Action by the House if Trump refuses to comply with a demand?

Gee, Mitt. Whatever do you have in mind?

Whether you love Trump or loathe him, we should all agree that it would be high comedy watching the few remaining Trump-skeptic Republicans in the Senate forced to sweat it out on whether to vote to remove the president from office after he’s been impeached.

Trump has said that he’d consider releasing the transcript of his July phone call with Ukraine’s president. He hasn’t said (as far as I know) that he might release the complaint. Romney’s pushing him here.

Whether to vote to remove Trump for leaning on Ukraine on the Biden investigation is one question. Whether to vote to remove him for refusing to turn over a whistleblower complaint to Congress is an entirely different one. There are always separation-of-powers defenses when the two branches clash, and Trump would have an argument that his authority over foreign policy and national security means that Congress has no right to demand information from the executive branch about how he’s performing his duties in both areas. Congress would counter that they have constitutional authority to police the president for the commission of high crimes and misdemeanors and therefore absolutely have the right to see a formal allegation of wrongdoing. Where would SCOTUS come down in that dispute?

With Congress, I think. Although they might require Pelosi to initiate some sort of formal impeachment proceeding first.

Elsewhere in the Senate today, the comedy of watching Senate Republicans try to duck questions about Trump and Ukraine is already under way. Six months ago, Ben Sasse would have lambasted the president for allegedly courting foreign interference in a U.S. election and using taxpayer money as leverage. Nowadays he’s too focused on winning another six years in the Senate to have any deep thoughts about it. If you want answers, ask “James,” whoever that is:

CNN tried to corral some Republicans into commenting, with limited success. Chuck Grassley told them that he’d love to talk to the whistleblower, so maybe CNN could use its platform to encourage that person to come forward.

Why should the whistleblower have to come forward, though? The whole point of having a formal legal whistleblower process is so that people can report misconduct to the DNI and, by extension, to Congress through a specified channel. The whistleblower used that channel. Grassley wants him to out himself anyway.

Seems like Chuck’s complaint here isn’t, or shouldn’t be, with the whistleblower but with the executive branch for refusing to share the allegations.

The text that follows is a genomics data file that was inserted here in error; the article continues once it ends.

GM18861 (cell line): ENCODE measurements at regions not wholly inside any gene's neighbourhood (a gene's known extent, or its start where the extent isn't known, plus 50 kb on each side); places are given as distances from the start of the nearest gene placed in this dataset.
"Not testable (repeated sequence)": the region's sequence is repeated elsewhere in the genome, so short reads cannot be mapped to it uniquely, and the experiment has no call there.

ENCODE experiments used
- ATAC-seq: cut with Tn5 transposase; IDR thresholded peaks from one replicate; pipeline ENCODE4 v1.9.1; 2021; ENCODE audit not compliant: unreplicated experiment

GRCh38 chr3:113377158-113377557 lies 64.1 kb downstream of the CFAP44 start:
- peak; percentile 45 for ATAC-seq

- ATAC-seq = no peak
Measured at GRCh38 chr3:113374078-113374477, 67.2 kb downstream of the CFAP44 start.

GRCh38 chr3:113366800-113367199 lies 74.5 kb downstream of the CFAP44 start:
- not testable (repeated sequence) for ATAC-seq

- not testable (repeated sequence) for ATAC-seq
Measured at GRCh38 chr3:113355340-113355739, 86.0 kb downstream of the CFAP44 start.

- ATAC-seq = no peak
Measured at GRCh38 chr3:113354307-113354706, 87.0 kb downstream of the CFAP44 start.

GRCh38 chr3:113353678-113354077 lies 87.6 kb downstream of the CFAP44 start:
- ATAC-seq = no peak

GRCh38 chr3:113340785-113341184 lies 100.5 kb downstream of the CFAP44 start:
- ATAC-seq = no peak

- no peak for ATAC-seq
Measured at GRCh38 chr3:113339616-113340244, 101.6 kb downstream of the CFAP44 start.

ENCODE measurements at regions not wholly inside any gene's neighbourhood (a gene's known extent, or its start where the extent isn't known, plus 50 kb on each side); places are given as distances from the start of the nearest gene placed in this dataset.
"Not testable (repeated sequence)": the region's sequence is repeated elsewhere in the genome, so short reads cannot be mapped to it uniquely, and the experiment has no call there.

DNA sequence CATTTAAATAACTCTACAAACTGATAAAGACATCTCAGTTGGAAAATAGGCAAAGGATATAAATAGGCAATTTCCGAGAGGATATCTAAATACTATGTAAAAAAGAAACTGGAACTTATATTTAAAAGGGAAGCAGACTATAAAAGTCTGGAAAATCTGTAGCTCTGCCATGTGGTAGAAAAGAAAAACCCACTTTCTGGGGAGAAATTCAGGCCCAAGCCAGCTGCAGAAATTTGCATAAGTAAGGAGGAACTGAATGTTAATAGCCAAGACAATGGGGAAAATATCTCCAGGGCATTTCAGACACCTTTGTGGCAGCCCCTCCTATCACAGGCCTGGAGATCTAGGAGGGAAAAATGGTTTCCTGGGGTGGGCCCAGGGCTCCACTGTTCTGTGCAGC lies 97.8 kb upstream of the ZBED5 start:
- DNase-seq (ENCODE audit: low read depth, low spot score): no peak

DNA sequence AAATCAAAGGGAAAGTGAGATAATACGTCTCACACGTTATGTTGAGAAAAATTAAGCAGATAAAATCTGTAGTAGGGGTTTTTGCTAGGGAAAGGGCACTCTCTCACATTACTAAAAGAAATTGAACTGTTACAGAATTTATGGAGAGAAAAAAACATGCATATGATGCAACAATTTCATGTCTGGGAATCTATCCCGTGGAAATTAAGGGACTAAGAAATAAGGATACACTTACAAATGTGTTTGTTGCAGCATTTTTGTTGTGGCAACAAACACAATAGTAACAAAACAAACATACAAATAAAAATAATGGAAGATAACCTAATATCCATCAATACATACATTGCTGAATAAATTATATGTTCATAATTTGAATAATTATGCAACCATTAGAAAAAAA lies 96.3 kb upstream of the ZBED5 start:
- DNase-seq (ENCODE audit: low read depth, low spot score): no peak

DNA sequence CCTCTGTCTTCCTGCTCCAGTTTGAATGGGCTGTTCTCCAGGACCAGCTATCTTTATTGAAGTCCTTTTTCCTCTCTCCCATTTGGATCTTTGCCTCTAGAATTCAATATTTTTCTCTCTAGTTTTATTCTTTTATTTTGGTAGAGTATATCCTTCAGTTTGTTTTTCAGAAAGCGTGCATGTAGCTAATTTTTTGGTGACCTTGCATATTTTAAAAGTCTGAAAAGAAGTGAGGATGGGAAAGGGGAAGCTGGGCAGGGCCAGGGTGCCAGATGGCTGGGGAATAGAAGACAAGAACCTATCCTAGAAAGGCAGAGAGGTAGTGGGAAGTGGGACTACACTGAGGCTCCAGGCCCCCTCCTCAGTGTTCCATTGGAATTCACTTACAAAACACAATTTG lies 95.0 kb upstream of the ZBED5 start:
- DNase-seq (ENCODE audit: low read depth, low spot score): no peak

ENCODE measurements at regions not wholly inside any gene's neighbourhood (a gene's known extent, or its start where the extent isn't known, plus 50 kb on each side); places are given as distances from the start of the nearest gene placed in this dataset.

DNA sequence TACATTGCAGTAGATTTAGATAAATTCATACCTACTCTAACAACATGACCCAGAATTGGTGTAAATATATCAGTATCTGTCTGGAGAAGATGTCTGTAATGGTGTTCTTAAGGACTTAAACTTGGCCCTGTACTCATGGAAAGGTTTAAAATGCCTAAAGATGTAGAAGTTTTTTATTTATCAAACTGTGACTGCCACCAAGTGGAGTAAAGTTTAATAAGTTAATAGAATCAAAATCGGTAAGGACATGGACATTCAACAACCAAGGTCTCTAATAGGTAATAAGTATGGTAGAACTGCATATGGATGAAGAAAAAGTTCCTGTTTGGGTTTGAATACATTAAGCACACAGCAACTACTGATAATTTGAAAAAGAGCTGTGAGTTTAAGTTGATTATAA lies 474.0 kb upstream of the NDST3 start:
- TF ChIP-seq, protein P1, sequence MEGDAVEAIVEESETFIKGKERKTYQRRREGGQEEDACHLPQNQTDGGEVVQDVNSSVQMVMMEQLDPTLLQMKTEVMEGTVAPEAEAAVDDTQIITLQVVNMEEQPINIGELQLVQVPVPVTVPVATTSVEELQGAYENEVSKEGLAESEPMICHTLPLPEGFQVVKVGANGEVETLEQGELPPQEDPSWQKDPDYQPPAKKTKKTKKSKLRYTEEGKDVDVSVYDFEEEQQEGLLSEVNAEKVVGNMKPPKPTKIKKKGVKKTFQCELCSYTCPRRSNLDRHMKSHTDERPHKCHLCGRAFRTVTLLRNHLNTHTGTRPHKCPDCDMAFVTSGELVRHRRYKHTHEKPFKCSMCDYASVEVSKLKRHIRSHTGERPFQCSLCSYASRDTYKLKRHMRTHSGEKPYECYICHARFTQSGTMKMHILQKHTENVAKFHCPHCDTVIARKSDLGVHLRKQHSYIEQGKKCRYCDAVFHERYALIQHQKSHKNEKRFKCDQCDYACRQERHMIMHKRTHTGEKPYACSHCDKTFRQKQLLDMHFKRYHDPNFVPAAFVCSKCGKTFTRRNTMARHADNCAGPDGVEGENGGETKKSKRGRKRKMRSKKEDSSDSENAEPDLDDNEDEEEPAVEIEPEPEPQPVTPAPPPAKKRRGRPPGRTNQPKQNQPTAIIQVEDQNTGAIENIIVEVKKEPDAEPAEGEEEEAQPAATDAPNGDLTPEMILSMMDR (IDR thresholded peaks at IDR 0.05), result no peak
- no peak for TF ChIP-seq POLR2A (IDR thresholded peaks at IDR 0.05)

In fairness to Sasse and other Republicans, “no comment until we have more facts” is the prudent — and politically safe — way to go. But it gets us back to Romney’s point. What are Senate Republicans prepared to do if Trump decides that he doesn’t feel like supplying more facts? If the idea, per Romney and Grassley, is that Congress has the right to know of potential presidential wrongdoing, how far are they prepared to go if Trump counters that they have no such right?

National Review is out with an editorial about the Ukraine matter tonight. Trump was wrong to lean on Zelensky, they acknowledge, but impeachment isn’t the remedy here. Next year’s election is. Pelosi couldn’t say it better herself!

[W]hatever Joe and Hunter Biden’s vulnerabilities might be, pursuing them is obviously not an appropriate goal of U.S. foreign policy. It’d be even worse if Ukraine were presented with a quid pro quo, an investigation of Biden in exchange for U.S. defense aid…

The way Democrats and the media now wish to proceed — starting with the public release of transcripts of conversations between Trump and foreign leaders — would set a perilous precedent. For the sake of American national security, it is vital that leaders communicate frankly and that their negotiations include the most sensitive matters. This can only happen if there is a reciprocal assurance of confidentiality.

As for impeachment, if Democrats are intent on going down this road, it ought to lead to searching inquiry into the analogous behavior of past presidents. We would want to learn, for example, about the Obama administration’s dealings with Kyiv in 2016, when a Ukrainian investigation involving Trump campaign official Paul Manafort was suddenly revived, and a leak of documents — sourced to a Ukrainian legislator tied to the Clinton campaign — resulted in Manafort’s ouster as campaign chairman. We would also want to learn more about the investigation of alleged Trump–Russia “collusion,” which appears to have been encouraged by the Obama administration and whose origins are currently being probed by the Trump Justice Department.

I know I’ve said it numerous times today but I’ll say it again: I don’t think Trump will hand over the transcript or the whistleblower complaint. Whatever’s in them, it’s unlikely to be flattering to him. Handing them over would also undercut his “but he fights!” image with the right. The safest play is to exert executive privilege and hope the public loses interest. Foreign policy rarely captures voters’ imagination, especially foreign policy towards a country as obscure to the average American as Ukraine.

He’d just better hope that the whistleblower doesn’t come forward and/or that no one in the natsec bureaucracy leaks the document. But the odds of that are low: Natsec people love Trump, right?

In lieu of an exit question, here’s Shep sounding extra Sheppy about all this today on Fox.